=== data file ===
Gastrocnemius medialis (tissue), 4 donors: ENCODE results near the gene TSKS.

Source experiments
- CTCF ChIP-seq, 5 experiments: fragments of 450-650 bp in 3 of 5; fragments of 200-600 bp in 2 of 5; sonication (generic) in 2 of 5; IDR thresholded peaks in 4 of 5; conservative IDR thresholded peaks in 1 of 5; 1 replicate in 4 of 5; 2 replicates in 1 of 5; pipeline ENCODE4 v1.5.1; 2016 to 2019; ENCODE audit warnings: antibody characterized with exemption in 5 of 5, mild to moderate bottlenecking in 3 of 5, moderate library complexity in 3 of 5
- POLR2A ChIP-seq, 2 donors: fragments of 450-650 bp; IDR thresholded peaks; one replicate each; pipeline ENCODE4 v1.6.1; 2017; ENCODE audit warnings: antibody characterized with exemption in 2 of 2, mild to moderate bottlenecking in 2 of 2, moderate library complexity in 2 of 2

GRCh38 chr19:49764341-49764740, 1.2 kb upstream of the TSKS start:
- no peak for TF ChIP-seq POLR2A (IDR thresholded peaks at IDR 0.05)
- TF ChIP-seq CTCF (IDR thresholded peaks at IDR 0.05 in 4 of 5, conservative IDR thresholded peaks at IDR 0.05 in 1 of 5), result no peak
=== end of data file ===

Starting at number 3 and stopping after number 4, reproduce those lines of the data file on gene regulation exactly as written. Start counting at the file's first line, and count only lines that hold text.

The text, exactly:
- CTCF ChIP-seq, 5 experiments: fragments of 450-650 bp in 3 of 5; fragments of 200-600 bp in 2 of 5; sonication (generic) in 2 of 5; IDR thresholded peaks in 4 of 5; conservative IDR thresholded peaks in 1 of 5; 1 replicate in 4 of 5; 2 replicates in 1 of 5; pipeline ENCODE4 v1.5.1; 2016 to 2019; ENCODE audit warnings: antibody characterized with exemption in 5 of 5, mild to moderate bottlenecking in 3 of 5, moderate library complexity in 3 of 5
- POLR2A ChIP-seq, 2 donors: fragments of 450-650 bp; IDR thresholded peaks; one replicate each; pipeline ENCODE4 v1.6.1; 2017; ENCODE audit warnings: antibody characterized with exemption in 2 of 2, mild to moderate bottlenecking in 2 of 2, moderate library complexity in 2 of 2